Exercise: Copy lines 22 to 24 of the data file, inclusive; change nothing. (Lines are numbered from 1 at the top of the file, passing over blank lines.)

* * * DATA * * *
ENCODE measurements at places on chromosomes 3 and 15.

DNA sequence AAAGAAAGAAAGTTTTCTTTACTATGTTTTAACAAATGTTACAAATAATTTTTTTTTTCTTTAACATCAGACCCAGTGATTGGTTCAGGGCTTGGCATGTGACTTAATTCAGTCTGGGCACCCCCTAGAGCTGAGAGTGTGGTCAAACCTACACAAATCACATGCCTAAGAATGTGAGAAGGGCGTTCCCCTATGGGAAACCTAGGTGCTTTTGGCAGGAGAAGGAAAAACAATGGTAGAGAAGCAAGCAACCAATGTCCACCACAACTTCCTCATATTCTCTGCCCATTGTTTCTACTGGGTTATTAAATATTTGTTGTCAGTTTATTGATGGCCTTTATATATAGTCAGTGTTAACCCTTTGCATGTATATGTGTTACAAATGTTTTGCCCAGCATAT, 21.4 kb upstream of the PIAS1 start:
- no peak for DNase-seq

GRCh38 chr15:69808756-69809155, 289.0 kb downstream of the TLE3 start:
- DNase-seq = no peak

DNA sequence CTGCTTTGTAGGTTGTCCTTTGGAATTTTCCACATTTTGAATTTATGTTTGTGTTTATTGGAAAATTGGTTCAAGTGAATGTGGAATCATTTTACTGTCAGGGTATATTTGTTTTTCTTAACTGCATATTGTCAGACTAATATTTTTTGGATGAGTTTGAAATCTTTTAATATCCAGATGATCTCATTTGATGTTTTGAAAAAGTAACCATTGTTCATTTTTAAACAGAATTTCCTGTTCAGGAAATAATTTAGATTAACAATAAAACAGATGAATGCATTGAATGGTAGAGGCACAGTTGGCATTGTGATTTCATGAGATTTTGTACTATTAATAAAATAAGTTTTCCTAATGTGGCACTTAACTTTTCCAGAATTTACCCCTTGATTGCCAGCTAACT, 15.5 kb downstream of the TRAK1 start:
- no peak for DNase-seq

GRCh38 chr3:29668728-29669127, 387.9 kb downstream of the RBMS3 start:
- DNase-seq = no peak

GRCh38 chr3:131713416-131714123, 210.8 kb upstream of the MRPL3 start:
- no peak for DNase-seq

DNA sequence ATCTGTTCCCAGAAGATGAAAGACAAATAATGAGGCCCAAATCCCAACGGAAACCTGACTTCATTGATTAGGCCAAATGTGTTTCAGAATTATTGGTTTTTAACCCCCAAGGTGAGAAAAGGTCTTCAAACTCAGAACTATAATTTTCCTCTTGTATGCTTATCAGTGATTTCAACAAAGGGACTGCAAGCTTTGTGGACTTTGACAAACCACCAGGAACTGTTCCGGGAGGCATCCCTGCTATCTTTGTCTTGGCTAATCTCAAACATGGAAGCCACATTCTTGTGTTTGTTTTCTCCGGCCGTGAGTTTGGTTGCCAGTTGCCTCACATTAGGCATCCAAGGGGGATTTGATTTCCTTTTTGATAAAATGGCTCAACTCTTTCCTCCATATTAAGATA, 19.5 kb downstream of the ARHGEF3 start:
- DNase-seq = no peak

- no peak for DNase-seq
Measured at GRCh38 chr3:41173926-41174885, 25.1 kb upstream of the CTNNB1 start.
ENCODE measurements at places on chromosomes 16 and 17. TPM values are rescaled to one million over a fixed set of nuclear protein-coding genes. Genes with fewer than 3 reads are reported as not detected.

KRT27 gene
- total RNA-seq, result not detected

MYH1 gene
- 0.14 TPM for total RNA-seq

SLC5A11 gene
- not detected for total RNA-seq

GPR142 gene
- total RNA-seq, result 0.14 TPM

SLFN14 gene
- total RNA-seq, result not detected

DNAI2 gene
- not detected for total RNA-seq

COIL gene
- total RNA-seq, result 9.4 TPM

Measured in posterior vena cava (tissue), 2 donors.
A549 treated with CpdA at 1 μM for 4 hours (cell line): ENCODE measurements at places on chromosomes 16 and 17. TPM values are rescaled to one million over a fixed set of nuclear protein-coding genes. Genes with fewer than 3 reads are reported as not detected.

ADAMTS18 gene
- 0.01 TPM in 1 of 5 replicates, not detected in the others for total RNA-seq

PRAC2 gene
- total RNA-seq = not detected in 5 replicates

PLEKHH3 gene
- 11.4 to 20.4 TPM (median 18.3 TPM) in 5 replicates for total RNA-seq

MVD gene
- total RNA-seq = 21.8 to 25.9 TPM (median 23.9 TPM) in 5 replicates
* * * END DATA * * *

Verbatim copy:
- not detected for total RNA-seq

GPR142 gene
- total RNA-seq, result 0.14 TPM